Scientists at The University of New Mexico and the Nanyang Technological University conducted a new research to assess earthquake and tsunami hazards represented by the most distant part of offshore subduction zones. Research found out that these two of the most destructive forces of nature, may be more dangerous than the currently estimate.
What causes earthquakes and tsunamis?
Earthquake is one of the most devastating catastrophic phenomena. It is caused by sudden slip on a fault. If the earthquake occurs in the ocean, it can push up powerful waves, and can trigger a tsunami. The sudden upward or downward movement of the seafloor during an earthquake creates large tsunami waves. Earthquakes with magnitudes between 7.6 and 7.8 might produce destructive tsunamis, especially near the epicenter. While magnitude 7.9 and greater might result to destructive local tsunamis near the epicenter and significant sea level changes and damage might occur in a broader region. Therefore, preparedness, especially on coastal areas, are very important.
As the researchers developed a new method to assess the two destructive forces of nature, they found out that the current hazard might have been systematically underestimated in some areas, and that there is a need to redone the tsunami risk assessments.
This assessment is a vital part to mitigate the risk in the event of future earthquakes and tsunami in the affected areas, worldwide. Earthquake, being inevitable and unpredictable, makes it a common problem to countries especially those that are part of the Pacific Ring of Fire.
What are subduction zones?
Subduction zones are where the megathrust earthquakes, one of the most powerful earthquakes experienced worldwide, occur. These are also the convergent plate boundaries where the tsunami-causing earthquakes mostly occur. Subduction zones are where oceanic crust is pushed and pulled beneath the continents triggering megathrust earthquakes. These are also the regions where geologists expect future devastating tsunamis to come from.
For geoscientists forecasting seismic and tsunami inundation hazards, it is a critical task for them to understand the potential rupture behavior of megathrusts, particularly in the shallow offshore part of the fault. Although fault’s rate of slip deficit buildup can be measured through the use of geodetic observations, like using highly precise GPS sensors installed on land with a model that relates how slip on the fault affects the movement of these stations, scientists, still, are having a hard time understanding what is going on in the shallowest part of the fault because it is far from land. Traditional GPS instruments cannot operate on the shallowest part of the fault.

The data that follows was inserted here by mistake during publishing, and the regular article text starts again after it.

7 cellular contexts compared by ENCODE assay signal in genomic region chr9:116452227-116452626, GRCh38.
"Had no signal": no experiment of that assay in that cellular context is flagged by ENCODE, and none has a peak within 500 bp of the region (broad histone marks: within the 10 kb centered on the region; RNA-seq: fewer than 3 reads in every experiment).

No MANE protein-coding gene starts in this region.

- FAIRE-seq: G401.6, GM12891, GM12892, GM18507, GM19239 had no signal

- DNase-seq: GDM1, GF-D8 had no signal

With this, a new geodetic method for inferring this value that accounts for the interaction between different parts of the fault have been developed by the scientists at The University of New Mexico and the Nanyang Technological University (NTU) in Singapore. This new method will result to a much more physically accurate result. Previous models of this method have failed due to what they term as a “stress shadow” where the shallow part can’t move if deep part of the fault is stuck between earthquakes. The team also considered this effect to their new method and developed a technique that uses the same land-based data but results in a vast improvement in their ability to “see” the fault slip in the areas that are farthest from shore. This will allow the researchers to reassess the hazard presented by the offshore parts of subduction zones most prone to tsunami generation.
Reassessing the previous models of tsunami hazard on megathrusts, worldwide, is essential for a better preparation among the coastal communities in the event of future earthquakes and tsunami.
Bressan, D. (2021, May 3). Earthquake And Tsunami Hazards Along Coasts Might Be Higher Than Expected. Forbes. https://www.forbes.com/sites/davidbressan/2021/05/03/earthquake-and-tsunami-hazards-along-coasts-might-be-higher-than-expected/?sh=1b6a62932962
What is it about an earthquake that causes a tsunami? (n.d.). USGS. Retrieved July 13, 2021, from https://www.usgs.gov/faqs/what-it-about-earthquake-causes-a-tsunami?qt-news_science_products=0#qt-news_science_products